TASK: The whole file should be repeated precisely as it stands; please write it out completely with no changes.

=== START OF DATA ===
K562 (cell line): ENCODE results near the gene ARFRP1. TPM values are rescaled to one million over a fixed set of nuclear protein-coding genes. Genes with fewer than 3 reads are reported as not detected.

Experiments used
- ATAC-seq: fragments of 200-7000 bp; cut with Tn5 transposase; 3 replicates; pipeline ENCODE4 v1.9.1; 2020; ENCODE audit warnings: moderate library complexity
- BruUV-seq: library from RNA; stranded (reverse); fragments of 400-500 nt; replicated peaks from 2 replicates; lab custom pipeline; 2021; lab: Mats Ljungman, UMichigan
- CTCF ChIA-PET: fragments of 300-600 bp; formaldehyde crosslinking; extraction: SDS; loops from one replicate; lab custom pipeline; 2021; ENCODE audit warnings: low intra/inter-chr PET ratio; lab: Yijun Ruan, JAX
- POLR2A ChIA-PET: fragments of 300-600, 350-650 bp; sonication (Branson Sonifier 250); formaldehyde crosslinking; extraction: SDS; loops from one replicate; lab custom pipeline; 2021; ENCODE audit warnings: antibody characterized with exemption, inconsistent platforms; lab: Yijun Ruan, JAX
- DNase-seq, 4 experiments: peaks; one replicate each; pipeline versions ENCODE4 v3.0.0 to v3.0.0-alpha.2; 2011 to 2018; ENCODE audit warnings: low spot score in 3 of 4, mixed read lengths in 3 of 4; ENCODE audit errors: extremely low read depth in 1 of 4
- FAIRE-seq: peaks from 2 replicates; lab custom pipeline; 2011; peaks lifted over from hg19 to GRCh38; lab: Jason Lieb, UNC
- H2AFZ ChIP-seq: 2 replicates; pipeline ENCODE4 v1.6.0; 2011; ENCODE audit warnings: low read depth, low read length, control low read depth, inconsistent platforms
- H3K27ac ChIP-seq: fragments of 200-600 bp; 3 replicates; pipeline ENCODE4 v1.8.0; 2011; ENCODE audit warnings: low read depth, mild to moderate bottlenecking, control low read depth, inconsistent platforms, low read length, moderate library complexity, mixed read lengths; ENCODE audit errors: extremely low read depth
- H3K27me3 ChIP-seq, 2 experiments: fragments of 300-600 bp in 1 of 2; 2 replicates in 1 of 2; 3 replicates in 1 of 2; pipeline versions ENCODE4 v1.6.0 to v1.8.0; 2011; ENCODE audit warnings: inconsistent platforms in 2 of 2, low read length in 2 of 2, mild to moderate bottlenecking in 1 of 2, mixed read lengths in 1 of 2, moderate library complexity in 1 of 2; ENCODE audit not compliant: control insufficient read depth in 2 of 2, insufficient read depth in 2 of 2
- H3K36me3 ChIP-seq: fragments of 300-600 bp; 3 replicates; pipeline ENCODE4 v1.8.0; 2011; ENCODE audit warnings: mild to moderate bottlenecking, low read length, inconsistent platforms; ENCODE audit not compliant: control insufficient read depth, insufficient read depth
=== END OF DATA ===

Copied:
K562 (cell line): ENCODE results near the gene ARFRP1. TPM values are rescaled to one million over a fixed set of nuclear protein-coding genes. Genes with fewer than 3 reads are reported as not detected.

Experiments used
- ATAC-seq: fragments of 200-7000 bp; cut with Tn5 transposase; 3 replicates; pipeline ENCODE4 v1.9.1; 2020; ENCODE audit warnings: moderate library complexity
- BruUV-seq: library from RNA; stranded (reverse); fragments of 400-500 nt; replicated peaks from 2 replicates; lab custom pipeline; 2021; lab: Mats Ljungman, UMichigan
- CTCF ChIA-PET: fragments of 300-600 bp; formaldehyde crosslinking; extraction: SDS; loops from one replicate; lab custom pipeline; 2021; ENCODE audit warnings: low intra/inter-chr PET ratio; lab: Yijun Ruan, JAX
- POLR2A ChIA-PET: fragments of 300-600, 350-650 bp; sonication (Branson Sonifier 250); formaldehyde crosslinking; extraction: SDS; loops from one replicate; lab custom pipeline; 2021; ENCODE audit warnings: antibody characterized with exemption, inconsistent platforms; lab: Yijun Ruan, JAX
- DNase-seq, 4 experiments: peaks; one replicate each; pipeline versions ENCODE4 v3.0.0 to v3.0.0-alpha.2; 2011 to 2018; ENCODE audit warnings: low spot score in 3 of 4, mixed read lengths in 3 of 4; ENCODE audit errors: extremely low read depth in 1 of 4
- FAIRE-seq: peaks from 2 replicates; lab custom pipeline; 2011; peaks lifted over from hg19 to GRCh38; lab: Jason Lieb, UNC
- H2AFZ ChIP-seq: 2 replicates; pipeline ENCODE4 v1.6.0; 2011; ENCODE audit warnings: low read depth, low read length, control low read depth, inconsistent platforms
- H3K27ac ChIP-seq: fragments of 200-600 bp; 3 replicates; pipeline ENCODE4 v1.8.0; 2011; ENCODE audit warnings: low read depth, mild to moderate bottlenecking, control low read depth, inconsistent platforms, low read length, moderate library complexity, mixed read lengths; ENCODE audit errors: extremely low read depth
- H3K27me3 ChIP-seq, 2 experiments: fragments of 300-600 bp in 1 of 2; 2 replicates in 1 of 2; 3 replicates in 1 of 2; pipeline versions ENCODE4 v1.6.0 to v1.8.0; 2011; ENCODE audit warnings: inconsistent platforms in 2 of 2, low read length in 2 of 2, mild to moderate bottlenecking in 1 of 2, mixed read lengths in 1 of 2, moderate library complexity in 1 of 2; ENCODE audit not compliant: control insufficient read depth in 2 of 2, insufficient read depth in 2 of 2
- H3K36me3 ChIP-seq: fragments of 300-600 bp; 3 replicates; pipeline ENCODE4 v1.8.0; 2011; ENCODE audit warnings: mild to moderate bottlenecking, low read length, inconsistent platforms; ENCODE audit not compliant: control insufficient read depth, insufficient read depth